An Irishman's Diary
I saw Martyn many times in the decades since that concert in Trinity. I saw him play alone and with his band. I saw him in the Olympia, in the Purty Loft, and in Vicar Street. Mostly he was great. Once or twice he was useless, usually as a result of booze.
Once I saw him play in the Olympia and then the next morning, when I was in the airport for some reason, he was there, alone, in a long black leather coat, a sort of patchwork duffle bag on his back, his long hair tied back, silver earrings in his ears. He must have been stopped at every customs point he ever came to.
Anyway, the thought that struck me that evening in the kitchen was that here was one of those people I considered were ahead of me on the trail of life, sending messages back down the line as to how matters were unfolding – and now he was dead.
The last time I saw Martyn was in Vicar Street, not long before he died. He was in a wheelchair, having had part of his right leg amputated when a burst cyst led to septicaemia. I hadn’t seen him for some time and I was shocked when I saw how large he’d grown. He was wheeled out on to the stage and when he started playing you could see how his girth impeded his efforts to play his guitar, how his fingers and wrists were swollen and apparently stiff. His voice sounded as if it was being drowned by its owner’s flesh.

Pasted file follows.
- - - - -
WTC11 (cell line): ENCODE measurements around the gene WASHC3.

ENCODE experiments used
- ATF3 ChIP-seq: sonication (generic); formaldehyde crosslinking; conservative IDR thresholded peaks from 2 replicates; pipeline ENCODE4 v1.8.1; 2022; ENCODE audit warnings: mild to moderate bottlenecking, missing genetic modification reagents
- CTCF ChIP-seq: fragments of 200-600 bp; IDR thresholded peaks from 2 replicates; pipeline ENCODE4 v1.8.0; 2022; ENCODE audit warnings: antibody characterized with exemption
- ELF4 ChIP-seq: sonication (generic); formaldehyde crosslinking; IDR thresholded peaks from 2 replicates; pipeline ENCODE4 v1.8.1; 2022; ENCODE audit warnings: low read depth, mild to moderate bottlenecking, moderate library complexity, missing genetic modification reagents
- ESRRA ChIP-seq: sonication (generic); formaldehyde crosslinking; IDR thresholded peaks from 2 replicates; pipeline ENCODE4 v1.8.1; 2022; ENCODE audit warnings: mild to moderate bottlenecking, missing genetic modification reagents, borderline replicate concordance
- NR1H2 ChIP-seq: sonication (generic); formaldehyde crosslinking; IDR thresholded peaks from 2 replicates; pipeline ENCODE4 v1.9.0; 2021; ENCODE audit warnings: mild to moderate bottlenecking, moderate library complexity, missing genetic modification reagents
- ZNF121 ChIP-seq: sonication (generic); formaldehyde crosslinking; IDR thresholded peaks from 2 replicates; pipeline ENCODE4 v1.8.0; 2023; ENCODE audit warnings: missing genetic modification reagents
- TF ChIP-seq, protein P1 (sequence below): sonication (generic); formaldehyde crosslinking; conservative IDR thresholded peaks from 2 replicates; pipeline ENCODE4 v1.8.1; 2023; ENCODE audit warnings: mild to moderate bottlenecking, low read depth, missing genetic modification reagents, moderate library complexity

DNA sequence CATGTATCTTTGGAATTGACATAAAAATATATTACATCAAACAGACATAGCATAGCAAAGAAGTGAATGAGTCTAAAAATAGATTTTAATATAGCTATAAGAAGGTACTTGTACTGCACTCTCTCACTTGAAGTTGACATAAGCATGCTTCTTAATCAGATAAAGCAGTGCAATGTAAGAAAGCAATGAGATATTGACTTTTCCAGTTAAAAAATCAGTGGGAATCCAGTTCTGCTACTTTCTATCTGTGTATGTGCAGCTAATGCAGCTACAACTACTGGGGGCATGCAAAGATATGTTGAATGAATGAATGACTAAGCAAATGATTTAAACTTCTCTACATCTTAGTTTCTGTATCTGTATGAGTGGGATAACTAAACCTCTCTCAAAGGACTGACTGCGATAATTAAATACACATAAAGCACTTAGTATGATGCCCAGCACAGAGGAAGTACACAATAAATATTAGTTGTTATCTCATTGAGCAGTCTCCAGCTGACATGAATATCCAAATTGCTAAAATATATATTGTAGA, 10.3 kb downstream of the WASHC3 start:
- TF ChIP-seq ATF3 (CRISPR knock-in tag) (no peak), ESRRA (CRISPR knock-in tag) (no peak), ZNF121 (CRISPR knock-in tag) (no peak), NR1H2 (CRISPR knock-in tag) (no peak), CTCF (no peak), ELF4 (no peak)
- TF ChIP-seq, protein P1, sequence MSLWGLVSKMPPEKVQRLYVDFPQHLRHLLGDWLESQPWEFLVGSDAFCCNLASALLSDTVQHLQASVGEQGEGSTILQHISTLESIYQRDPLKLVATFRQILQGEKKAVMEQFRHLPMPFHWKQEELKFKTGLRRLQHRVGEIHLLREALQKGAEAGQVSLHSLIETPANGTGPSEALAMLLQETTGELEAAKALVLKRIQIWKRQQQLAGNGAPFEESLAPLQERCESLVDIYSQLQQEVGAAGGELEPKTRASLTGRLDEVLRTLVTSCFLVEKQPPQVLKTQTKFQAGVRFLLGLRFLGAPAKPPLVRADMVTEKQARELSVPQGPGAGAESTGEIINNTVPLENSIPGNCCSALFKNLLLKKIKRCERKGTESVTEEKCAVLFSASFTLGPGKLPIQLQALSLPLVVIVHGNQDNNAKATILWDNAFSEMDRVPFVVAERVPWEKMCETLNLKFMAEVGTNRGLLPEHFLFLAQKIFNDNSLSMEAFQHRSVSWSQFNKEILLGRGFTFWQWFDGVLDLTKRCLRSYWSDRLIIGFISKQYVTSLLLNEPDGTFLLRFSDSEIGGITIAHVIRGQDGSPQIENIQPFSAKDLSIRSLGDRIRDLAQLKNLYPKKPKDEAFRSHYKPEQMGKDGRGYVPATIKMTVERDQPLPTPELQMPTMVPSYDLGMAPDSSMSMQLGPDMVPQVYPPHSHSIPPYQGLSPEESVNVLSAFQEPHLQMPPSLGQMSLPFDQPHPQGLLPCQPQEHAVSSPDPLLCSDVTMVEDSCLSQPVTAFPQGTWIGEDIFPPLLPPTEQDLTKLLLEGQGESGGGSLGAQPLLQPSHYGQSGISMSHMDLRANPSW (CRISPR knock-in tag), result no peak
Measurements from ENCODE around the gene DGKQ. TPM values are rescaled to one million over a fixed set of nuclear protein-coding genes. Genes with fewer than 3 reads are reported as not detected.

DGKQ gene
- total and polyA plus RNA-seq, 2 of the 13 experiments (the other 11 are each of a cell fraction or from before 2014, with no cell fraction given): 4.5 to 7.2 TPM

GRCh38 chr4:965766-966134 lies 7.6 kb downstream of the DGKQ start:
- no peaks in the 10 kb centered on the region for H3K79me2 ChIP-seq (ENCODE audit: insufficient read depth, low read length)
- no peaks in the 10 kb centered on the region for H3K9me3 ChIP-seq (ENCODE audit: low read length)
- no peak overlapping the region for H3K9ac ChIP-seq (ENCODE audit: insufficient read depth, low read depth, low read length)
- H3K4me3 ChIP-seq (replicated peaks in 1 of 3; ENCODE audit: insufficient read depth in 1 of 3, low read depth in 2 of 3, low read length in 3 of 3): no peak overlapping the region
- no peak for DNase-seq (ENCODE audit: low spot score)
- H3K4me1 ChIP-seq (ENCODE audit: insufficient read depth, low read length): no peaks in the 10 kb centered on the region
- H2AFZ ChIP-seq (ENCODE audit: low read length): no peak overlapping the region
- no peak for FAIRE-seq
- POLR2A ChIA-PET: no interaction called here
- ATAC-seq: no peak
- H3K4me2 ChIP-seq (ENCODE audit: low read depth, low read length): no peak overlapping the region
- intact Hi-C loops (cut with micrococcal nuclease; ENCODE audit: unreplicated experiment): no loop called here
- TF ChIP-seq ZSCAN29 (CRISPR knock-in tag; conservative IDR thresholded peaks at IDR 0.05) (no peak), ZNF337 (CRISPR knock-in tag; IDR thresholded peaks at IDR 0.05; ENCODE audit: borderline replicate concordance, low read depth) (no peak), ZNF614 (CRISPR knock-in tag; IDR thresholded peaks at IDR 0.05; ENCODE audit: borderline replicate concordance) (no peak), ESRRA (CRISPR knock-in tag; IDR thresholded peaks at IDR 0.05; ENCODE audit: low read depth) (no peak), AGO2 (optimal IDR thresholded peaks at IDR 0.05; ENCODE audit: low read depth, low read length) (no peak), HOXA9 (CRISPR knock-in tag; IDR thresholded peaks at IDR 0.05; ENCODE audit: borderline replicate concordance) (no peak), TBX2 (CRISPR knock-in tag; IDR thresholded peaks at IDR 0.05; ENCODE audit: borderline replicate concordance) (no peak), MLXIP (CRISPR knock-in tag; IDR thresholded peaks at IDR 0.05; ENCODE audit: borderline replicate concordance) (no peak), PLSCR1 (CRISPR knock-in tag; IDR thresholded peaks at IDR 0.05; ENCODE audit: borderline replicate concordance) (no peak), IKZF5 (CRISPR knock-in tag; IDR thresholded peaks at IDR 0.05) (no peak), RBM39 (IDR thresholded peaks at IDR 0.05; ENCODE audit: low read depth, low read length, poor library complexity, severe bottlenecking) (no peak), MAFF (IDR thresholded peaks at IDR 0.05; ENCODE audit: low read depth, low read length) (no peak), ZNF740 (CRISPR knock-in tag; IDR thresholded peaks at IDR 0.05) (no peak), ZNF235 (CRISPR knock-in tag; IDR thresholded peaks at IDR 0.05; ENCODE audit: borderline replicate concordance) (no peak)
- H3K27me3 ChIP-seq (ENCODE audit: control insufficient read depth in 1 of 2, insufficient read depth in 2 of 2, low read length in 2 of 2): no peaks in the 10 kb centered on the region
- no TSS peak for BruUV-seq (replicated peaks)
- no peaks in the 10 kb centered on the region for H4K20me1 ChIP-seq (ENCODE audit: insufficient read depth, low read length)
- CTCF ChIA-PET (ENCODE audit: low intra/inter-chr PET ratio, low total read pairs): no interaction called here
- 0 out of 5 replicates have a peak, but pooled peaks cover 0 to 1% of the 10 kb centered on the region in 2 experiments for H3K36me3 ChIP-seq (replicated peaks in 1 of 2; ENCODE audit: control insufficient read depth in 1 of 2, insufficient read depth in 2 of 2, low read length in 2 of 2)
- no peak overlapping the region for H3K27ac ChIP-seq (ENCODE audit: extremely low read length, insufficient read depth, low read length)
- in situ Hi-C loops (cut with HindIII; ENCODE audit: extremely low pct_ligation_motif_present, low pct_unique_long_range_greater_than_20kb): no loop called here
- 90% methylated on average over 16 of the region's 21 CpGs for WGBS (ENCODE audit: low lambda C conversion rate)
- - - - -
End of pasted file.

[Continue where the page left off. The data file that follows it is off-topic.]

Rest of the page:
At one point I was down in the loo and I heard a man from England tell of how he’d travelled over to see him, as he thought it would most likely be Martyn’s last ever gig. The night wore on and Martyn’s vocal cords and joints seemed to warm up. The distinctive old magic began to build in the room.
As I recall it, most or all of the songs that night were from his 1980 album, Grace and Danger, where he sang about the break-up of his first marriage. You can tell from the songs it wasn’t a happy or easy break-up. The songs have titles such as Hurt in Your Heart, Baby Please Come Home, Our Love.
Half way through the concert he put his guitar down, something I’d never seen him do before. He let his arms hang limp, put his head back and he sang his songs as best he could. Songs of love and regret. Pleas for forgiveness. A final, beautiful, adieu.